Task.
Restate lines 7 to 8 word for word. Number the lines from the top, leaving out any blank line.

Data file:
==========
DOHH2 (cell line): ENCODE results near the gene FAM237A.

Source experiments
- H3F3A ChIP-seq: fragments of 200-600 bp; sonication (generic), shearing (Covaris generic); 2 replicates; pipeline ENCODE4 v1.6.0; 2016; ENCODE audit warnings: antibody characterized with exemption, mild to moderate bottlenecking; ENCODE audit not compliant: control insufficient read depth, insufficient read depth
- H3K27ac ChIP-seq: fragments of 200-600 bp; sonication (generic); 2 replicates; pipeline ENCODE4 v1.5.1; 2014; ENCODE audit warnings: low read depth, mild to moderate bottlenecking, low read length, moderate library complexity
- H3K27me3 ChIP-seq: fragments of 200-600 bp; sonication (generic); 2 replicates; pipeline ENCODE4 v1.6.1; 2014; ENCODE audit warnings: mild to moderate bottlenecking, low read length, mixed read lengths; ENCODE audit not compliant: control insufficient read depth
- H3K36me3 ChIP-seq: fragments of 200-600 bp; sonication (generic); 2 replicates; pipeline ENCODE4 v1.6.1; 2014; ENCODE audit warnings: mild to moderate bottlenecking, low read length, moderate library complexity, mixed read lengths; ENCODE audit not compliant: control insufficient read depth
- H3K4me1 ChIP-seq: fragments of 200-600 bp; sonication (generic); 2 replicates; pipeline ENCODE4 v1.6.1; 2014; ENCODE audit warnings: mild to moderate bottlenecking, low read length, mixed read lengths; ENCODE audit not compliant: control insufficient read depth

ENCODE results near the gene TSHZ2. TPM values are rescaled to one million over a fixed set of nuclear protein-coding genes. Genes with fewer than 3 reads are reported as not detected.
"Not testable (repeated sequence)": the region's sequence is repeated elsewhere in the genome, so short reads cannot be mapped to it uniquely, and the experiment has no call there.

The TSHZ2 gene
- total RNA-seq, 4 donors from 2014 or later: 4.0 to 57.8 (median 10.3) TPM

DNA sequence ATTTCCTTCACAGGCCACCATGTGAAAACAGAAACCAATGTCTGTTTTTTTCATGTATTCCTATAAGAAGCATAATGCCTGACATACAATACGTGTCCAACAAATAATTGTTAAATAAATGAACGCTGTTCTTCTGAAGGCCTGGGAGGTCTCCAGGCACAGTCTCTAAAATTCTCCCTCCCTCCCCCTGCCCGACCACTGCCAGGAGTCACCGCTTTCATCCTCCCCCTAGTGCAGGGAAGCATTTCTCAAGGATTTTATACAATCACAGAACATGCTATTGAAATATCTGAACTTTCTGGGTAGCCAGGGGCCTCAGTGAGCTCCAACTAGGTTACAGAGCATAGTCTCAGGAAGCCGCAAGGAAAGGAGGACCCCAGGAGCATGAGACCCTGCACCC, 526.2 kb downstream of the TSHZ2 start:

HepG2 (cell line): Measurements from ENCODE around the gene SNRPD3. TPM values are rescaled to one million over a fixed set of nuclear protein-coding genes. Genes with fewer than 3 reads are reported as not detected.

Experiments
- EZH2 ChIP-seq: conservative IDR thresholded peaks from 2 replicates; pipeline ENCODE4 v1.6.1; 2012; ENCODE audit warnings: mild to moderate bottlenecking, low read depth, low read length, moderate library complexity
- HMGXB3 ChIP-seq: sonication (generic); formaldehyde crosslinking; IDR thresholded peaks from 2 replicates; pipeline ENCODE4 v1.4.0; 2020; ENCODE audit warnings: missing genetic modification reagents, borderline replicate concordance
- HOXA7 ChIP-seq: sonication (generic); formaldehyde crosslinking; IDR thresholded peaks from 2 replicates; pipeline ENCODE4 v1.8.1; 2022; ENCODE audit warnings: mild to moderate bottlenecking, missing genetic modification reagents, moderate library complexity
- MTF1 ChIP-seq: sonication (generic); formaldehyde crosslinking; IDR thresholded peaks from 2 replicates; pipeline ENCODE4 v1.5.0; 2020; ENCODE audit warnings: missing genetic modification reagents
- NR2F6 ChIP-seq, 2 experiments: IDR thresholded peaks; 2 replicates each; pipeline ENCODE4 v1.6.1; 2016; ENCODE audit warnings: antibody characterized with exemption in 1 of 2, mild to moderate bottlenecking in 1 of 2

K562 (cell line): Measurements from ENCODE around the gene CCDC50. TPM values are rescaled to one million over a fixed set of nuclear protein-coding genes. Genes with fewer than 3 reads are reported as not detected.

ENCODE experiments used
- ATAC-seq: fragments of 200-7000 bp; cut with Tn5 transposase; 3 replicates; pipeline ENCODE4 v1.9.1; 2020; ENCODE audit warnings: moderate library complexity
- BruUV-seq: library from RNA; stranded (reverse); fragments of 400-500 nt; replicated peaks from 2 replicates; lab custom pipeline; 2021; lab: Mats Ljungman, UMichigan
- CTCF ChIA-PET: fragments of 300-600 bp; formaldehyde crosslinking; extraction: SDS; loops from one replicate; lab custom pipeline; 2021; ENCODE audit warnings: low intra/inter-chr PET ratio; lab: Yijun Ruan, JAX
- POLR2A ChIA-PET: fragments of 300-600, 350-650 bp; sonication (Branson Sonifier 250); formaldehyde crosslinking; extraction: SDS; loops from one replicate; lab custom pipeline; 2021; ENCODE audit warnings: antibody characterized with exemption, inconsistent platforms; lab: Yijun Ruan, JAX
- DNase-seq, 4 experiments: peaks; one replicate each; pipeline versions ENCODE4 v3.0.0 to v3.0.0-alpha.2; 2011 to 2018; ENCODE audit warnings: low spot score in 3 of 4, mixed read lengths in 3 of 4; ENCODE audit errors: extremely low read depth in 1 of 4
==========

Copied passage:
- H3K4me1 ChIP-seq: fragments of 200-600 bp; sonication (generic); 2 replicates; pipeline ENCODE4 v1.6.1; 2014; ENCODE audit warnings: mild to moderate bottlenecking, low read length, mixed read lengths; ENCODE audit not compliant: control insufficient read depth

ENCODE results near the gene TSHZ2. TPM values are rescaled to one million over a fixed set of nuclear protein-coding genes. Genes with fewer than 3 reads are reported as not detected.